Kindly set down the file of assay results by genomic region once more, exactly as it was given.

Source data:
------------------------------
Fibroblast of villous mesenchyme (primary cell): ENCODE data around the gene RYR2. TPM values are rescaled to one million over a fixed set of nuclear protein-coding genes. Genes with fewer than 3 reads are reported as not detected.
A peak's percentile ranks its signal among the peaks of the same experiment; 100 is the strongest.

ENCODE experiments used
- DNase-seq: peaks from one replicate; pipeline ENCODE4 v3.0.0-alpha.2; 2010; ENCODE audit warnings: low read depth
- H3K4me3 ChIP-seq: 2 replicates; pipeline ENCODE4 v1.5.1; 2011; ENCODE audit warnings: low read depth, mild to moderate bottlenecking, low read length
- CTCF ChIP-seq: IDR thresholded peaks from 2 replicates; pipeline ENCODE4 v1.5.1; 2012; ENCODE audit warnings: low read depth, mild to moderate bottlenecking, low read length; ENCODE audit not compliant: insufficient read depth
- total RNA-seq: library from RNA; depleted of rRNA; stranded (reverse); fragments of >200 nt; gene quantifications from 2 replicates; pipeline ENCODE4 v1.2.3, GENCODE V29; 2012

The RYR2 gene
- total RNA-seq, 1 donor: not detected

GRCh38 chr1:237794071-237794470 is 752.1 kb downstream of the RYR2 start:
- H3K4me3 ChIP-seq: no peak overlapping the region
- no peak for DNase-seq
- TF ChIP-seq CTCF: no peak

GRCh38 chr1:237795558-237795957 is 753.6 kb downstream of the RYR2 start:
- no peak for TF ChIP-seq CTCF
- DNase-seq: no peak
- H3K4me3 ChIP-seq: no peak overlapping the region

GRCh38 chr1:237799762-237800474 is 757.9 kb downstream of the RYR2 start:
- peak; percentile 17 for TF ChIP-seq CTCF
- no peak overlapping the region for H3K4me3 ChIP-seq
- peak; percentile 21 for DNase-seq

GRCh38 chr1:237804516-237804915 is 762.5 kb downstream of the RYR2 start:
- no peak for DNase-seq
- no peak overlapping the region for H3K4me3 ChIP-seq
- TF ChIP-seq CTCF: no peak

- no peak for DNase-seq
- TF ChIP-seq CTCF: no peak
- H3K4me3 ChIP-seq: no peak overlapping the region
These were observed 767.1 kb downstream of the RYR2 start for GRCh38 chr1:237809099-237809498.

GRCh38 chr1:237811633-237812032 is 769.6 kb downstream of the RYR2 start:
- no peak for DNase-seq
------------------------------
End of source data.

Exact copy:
Fibroblast of villous mesenchyme (primary cell): ENCODE data around the gene RYR2. TPM values are rescaled to one million over a fixed set of nuclear protein-coding genes. Genes with fewer than 3 reads are reported as not detected.
A peak's percentile ranks its signal among the peaks of the same experiment; 100 is the strongest.

ENCODE experiments used
- DNase-seq: peaks from one replicate; pipeline ENCODE4 v3.0.0-alpha.2; 2010; ENCODE audit warnings: low read depth
- H3K4me3 ChIP-seq: 2 replicates; pipeline ENCODE4 v1.5.1; 2011; ENCODE audit warnings: low read depth, mild to moderate bottlenecking, low read length
- CTCF ChIP-seq: IDR thresholded peaks from 2 replicates; pipeline ENCODE4 v1.5.1; 2012; ENCODE audit warnings: low read depth, mild to moderate bottlenecking, low read length; ENCODE audit not compliant: insufficient read depth
- total RNA-seq: library from RNA; depleted of rRNA; stranded (reverse); fragments of >200 nt; gene quantifications from 2 replicates; pipeline ENCODE4 v1.2.3, GENCODE V29; 2012

The RYR2 gene
- total RNA-seq, 1 donor: not detected

GRCh38 chr1:237794071-237794470 is 752.1 kb downstream of the RYR2 start:
- H3K4me3 ChIP-seq: no peak overlapping the region
- no peak for DNase-seq
- TF ChIP-seq CTCF: no peak

GRCh38 chr1:237795558-237795957 is 753.6 kb downstream of the RYR2 start:
- no peak for TF ChIP-seq CTCF
- DNase-seq: no peak
- H3K4me3 ChIP-seq: no peak overlapping the region

GRCh38 chr1:237799762-237800474 is 757.9 kb downstream of the RYR2 start:
- peak; percentile 17 for TF ChIP-seq CTCF
- no peak overlapping the region for H3K4me3 ChIP-seq
- peak; percentile 21 for DNase-seq

GRCh38 chr1:237804516-237804915 is 762.5 kb downstream of the RYR2 start:
- no peak for DNase-seq
- no peak overlapping the region for H3K4me3 ChIP-seq
- TF ChIP-seq CTCF: no peak

- no peak for DNase-seq
- TF ChIP-seq CTCF: no peak
- H3K4me3 ChIP-seq: no peak overlapping the region
These were observed 767.1 kb downstream of the RYR2 start for GRCh38 chr1:237809099-237809498.

GRCh38 chr1:237811633-237812032 is 769.6 kb downstream of the RYR2 start:
- no peak for DNase-seq